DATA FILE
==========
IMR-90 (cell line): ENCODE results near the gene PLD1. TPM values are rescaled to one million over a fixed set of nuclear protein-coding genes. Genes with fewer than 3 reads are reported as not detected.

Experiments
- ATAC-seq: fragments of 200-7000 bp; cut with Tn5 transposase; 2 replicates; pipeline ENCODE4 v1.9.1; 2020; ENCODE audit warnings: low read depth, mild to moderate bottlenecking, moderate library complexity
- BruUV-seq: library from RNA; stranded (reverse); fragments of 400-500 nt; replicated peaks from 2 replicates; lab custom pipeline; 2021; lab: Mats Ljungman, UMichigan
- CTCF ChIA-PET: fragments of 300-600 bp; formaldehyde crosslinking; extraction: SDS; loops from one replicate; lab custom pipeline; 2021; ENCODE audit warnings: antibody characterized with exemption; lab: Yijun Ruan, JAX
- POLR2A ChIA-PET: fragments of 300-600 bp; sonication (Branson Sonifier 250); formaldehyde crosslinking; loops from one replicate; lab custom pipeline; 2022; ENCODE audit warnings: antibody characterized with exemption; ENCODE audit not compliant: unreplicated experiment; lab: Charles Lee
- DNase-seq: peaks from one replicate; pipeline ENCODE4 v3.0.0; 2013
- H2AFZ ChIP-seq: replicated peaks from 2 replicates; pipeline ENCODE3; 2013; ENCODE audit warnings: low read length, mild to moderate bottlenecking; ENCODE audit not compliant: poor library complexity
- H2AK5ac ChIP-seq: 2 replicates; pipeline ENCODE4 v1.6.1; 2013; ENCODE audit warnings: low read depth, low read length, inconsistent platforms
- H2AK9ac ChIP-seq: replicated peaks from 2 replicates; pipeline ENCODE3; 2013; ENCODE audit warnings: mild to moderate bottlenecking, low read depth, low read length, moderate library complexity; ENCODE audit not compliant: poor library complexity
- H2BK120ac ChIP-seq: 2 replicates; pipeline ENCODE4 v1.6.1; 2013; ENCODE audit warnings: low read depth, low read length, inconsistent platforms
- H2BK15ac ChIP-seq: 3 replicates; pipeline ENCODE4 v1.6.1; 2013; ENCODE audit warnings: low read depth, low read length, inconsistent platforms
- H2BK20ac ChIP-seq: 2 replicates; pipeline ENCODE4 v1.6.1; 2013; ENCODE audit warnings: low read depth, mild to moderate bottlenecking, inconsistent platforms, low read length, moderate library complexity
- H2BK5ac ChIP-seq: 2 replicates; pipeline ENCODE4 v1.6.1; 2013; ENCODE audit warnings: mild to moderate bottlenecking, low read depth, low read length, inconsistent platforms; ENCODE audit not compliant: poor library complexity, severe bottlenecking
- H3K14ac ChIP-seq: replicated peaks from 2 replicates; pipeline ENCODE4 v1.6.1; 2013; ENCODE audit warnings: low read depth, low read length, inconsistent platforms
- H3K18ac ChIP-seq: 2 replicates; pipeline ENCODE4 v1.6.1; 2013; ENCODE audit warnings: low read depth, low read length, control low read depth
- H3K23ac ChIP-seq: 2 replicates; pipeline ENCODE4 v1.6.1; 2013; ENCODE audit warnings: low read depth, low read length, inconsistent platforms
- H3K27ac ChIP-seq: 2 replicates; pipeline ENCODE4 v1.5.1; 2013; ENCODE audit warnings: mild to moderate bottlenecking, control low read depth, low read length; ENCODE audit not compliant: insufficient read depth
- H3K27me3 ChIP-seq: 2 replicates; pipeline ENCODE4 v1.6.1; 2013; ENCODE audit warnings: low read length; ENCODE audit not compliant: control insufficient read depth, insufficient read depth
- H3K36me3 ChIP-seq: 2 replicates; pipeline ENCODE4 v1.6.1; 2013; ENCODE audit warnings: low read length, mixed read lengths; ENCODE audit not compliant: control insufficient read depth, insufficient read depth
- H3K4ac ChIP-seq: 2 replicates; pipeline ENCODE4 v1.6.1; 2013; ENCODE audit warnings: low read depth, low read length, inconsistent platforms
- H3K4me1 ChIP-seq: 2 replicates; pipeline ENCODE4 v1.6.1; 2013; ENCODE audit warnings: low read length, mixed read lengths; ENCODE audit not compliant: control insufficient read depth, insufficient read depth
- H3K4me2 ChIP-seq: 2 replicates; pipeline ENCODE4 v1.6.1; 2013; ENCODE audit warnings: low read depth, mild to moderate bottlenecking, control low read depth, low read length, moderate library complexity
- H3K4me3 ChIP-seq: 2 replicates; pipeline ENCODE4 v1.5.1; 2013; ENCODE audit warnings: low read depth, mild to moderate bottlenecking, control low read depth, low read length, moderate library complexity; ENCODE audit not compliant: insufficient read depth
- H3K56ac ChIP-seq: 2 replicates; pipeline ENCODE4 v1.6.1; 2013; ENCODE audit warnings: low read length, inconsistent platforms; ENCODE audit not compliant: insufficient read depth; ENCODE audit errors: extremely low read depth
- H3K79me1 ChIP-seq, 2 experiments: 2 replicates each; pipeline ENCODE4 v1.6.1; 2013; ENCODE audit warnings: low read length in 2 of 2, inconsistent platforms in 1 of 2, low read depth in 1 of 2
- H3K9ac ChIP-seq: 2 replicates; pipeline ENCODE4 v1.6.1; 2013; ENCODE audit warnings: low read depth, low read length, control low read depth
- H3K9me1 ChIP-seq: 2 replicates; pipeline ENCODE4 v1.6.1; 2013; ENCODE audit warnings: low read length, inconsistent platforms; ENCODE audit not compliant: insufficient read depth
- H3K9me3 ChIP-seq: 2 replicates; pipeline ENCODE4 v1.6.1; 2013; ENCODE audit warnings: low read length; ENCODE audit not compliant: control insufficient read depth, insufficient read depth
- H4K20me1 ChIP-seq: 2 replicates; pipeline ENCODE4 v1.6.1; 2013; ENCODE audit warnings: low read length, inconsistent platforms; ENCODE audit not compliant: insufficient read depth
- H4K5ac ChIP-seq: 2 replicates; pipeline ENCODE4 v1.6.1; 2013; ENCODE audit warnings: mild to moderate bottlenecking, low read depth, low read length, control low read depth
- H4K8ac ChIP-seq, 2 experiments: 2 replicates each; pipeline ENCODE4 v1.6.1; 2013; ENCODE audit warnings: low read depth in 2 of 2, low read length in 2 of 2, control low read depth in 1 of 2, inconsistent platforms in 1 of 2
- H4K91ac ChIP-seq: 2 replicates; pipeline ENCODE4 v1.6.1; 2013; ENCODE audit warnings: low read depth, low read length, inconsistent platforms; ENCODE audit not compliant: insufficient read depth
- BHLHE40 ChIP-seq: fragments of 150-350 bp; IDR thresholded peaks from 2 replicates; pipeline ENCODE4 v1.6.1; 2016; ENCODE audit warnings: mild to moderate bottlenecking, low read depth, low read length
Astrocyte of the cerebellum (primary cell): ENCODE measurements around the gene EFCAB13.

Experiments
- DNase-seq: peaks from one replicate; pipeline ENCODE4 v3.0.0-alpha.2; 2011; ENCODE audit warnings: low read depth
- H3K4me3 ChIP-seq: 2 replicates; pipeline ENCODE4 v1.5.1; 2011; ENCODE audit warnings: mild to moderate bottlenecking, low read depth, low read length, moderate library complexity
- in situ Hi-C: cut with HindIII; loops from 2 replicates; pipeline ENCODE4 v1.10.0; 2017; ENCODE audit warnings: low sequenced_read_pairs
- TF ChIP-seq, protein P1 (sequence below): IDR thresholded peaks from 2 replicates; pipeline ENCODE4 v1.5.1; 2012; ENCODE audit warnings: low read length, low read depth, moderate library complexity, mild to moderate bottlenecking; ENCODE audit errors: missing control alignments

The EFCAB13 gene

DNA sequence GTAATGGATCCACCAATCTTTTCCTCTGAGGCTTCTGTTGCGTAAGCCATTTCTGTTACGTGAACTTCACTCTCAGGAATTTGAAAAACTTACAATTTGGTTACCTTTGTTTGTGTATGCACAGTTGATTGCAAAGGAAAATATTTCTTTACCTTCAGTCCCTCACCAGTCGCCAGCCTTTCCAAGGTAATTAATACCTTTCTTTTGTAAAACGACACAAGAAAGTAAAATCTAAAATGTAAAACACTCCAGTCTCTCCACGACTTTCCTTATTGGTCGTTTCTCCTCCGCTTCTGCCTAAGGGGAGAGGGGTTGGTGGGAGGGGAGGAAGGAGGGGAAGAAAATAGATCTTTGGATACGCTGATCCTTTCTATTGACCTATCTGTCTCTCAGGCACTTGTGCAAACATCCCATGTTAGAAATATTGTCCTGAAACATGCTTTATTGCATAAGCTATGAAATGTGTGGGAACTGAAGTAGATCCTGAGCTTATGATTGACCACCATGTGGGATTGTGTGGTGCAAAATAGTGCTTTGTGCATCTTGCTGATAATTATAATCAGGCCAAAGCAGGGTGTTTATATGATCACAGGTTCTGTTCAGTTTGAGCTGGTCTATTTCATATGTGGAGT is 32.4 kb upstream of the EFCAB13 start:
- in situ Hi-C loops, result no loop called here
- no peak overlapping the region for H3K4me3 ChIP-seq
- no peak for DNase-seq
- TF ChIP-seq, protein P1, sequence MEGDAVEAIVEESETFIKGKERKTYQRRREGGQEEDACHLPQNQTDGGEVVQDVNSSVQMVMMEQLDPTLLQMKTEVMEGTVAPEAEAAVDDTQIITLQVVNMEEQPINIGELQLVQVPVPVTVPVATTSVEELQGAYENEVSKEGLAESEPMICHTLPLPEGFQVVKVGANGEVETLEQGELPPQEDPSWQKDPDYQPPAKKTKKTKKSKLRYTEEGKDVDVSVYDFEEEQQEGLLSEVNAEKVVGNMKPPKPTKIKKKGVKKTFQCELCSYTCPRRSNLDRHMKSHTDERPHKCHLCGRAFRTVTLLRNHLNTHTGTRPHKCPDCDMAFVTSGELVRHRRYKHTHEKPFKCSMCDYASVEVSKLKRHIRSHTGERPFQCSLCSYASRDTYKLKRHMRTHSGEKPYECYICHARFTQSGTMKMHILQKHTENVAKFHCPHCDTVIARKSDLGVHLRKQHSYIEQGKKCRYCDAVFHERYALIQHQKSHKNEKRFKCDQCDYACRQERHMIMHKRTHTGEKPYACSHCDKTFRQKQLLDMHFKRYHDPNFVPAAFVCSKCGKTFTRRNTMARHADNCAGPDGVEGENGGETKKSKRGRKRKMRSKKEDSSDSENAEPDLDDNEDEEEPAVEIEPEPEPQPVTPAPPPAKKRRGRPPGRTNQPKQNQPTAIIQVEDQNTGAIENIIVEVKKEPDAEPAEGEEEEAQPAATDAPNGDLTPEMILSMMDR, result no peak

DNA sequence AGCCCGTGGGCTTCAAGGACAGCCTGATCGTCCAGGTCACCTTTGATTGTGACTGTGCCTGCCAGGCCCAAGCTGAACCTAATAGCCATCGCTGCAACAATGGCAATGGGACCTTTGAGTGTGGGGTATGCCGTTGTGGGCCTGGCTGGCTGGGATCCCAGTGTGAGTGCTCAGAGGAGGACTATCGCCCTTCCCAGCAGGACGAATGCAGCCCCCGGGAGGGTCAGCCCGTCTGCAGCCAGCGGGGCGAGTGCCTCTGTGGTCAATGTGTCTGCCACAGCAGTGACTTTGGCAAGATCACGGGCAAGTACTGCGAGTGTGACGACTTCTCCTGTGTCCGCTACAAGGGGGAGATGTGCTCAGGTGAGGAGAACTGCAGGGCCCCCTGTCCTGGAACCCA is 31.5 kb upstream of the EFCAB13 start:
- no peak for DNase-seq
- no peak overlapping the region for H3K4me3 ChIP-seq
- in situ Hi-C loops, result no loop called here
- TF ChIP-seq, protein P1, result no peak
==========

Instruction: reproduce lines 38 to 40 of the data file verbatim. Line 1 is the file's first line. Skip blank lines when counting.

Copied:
- H3K4me3 ChIP-seq: 2 replicates; pipeline ENCODE4 v1.5.1; 2011; ENCODE audit warnings: mild to moderate bottlenecking, low read depth, low read length, moderate library complexity
- in situ Hi-C: cut with HindIII; loops from 2 replicates; pipeline ENCODE4 v1.10.0; 2017; ENCODE audit warnings: low sequenced_read_pairs
- TF ChIP-seq, protein P1 (sequence below): IDR thresholded peaks from 2 replicates; pipeline ENCODE4 v1.5.1; 2012; ENCODE audit warnings: low read length, low read depth, moderate library complexity, mild to moderate bottlenecking; ENCODE audit errors: missing control alignments